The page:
Our site needs cookies

We need cookies to help you sign in, create a fundraising page and donate. If you want to fundraise or donate on our site, you will need to turn on cookies How to turn on cookies.

It looks like you are trying to access a charity account.

Please click here for the charity sign in page. If you are not trying to access a charity account, please contact us.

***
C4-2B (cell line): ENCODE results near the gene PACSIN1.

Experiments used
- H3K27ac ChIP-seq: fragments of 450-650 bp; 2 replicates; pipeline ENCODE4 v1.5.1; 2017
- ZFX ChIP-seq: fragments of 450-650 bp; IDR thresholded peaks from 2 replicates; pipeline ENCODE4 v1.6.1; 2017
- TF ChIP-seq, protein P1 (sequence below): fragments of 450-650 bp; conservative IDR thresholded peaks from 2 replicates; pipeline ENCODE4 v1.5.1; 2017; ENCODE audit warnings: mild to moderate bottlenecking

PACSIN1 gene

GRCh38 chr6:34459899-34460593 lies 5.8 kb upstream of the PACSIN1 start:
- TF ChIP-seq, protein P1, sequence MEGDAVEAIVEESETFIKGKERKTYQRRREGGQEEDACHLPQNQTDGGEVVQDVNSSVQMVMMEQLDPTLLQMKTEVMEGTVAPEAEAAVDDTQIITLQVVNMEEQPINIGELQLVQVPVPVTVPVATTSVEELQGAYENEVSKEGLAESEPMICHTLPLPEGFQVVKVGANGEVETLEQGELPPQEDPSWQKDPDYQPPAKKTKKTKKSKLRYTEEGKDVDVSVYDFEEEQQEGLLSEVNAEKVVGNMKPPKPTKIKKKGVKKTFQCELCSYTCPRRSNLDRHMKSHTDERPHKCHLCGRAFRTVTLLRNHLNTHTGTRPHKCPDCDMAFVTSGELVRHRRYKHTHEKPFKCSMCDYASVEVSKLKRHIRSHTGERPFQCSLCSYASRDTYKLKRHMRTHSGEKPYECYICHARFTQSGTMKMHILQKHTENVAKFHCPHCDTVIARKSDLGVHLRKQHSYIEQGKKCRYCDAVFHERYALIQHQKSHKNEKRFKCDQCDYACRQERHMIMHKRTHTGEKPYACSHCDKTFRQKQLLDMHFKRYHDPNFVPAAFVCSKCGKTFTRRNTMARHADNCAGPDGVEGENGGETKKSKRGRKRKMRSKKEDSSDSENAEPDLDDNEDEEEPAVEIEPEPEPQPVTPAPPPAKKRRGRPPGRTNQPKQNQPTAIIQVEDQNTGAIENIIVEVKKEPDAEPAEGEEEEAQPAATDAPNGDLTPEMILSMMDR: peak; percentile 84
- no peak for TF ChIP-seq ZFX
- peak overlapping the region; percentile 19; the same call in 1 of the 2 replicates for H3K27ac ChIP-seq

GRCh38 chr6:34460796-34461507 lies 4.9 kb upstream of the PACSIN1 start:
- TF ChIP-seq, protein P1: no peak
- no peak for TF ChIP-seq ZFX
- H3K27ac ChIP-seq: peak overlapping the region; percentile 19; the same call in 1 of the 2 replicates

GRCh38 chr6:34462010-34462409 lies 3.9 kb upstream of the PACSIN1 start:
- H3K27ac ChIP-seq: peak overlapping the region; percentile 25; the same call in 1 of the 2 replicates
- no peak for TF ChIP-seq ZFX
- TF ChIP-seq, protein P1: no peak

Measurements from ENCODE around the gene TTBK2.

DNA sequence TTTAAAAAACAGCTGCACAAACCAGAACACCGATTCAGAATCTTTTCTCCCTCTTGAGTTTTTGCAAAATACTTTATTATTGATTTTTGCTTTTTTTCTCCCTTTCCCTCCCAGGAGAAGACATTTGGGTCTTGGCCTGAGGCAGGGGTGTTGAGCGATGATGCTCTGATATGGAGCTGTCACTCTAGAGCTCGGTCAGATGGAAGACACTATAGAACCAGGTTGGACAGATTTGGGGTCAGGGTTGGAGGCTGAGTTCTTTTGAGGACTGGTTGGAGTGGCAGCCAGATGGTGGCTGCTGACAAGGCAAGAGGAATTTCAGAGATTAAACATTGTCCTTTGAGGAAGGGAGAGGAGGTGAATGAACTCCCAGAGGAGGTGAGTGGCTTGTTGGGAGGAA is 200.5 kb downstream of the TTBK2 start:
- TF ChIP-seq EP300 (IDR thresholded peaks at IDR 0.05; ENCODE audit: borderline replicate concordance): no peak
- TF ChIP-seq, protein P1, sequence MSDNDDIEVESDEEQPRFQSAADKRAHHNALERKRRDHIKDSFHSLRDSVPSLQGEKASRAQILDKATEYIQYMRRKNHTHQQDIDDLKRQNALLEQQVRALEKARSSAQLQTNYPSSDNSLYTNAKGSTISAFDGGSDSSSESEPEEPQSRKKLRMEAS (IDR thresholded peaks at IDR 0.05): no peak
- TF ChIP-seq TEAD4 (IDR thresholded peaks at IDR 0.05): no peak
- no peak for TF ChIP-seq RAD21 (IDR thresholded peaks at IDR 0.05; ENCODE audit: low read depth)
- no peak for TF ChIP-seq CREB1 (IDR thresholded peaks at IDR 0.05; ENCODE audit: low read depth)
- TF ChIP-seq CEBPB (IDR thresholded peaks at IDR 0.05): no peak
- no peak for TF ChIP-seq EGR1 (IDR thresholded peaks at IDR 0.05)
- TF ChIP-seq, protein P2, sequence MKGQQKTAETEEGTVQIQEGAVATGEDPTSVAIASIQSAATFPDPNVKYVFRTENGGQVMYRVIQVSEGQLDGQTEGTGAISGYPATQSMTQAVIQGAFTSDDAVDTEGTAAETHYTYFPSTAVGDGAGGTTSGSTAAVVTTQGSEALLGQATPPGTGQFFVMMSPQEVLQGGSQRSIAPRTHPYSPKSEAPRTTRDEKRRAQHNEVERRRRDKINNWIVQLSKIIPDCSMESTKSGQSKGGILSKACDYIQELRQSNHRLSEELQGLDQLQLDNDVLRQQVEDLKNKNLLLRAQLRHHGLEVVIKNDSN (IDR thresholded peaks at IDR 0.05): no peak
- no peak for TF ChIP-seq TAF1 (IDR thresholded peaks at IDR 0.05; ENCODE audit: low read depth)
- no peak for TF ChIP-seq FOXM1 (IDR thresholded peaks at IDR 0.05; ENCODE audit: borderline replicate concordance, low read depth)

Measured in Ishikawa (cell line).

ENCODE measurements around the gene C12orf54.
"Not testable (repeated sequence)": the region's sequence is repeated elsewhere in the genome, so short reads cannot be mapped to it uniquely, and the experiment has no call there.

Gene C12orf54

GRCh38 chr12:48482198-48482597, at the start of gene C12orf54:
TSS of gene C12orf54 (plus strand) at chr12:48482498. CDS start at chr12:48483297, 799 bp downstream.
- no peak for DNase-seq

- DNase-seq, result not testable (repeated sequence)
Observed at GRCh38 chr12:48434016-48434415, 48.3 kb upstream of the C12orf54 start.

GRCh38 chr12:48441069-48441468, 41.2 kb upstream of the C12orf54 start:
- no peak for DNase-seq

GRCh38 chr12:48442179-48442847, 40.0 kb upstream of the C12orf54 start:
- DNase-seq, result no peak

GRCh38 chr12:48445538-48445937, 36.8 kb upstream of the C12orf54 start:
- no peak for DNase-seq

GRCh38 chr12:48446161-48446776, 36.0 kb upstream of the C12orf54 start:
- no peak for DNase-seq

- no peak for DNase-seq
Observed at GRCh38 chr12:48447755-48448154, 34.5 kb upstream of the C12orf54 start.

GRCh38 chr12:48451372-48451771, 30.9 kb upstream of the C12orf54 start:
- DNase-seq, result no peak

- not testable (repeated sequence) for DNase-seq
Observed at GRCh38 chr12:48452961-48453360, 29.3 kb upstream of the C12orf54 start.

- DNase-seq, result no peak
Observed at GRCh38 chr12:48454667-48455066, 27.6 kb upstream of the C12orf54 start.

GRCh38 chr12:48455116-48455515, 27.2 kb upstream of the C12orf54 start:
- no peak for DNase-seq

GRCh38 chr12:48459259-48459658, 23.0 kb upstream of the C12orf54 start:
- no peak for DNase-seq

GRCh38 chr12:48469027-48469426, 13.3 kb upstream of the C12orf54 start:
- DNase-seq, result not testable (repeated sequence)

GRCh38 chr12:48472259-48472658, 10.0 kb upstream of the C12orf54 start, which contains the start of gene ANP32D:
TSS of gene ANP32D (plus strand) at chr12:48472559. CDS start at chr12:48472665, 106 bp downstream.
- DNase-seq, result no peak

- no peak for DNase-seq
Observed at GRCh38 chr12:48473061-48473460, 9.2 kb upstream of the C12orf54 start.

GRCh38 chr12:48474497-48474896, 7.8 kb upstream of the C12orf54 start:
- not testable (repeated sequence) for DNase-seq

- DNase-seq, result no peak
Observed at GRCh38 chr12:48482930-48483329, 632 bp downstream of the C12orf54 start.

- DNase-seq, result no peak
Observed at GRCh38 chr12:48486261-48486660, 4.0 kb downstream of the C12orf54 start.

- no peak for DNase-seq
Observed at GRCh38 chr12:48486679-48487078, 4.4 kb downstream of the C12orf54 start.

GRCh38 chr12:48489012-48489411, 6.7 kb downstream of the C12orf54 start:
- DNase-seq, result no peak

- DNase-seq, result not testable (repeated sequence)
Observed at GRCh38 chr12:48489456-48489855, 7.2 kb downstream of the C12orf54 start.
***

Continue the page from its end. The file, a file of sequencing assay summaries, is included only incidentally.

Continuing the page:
Profile

John Caine

My Fundraising Page

Challenge complete

Fundraising for this challenge has ended so we're no longer accepting donations. Thanks to everyone who supported this challenge.

Total raised so far £0.00

Target £0.00

Total plus Gift Aid: £0.00

Raised offline: £0.00

My story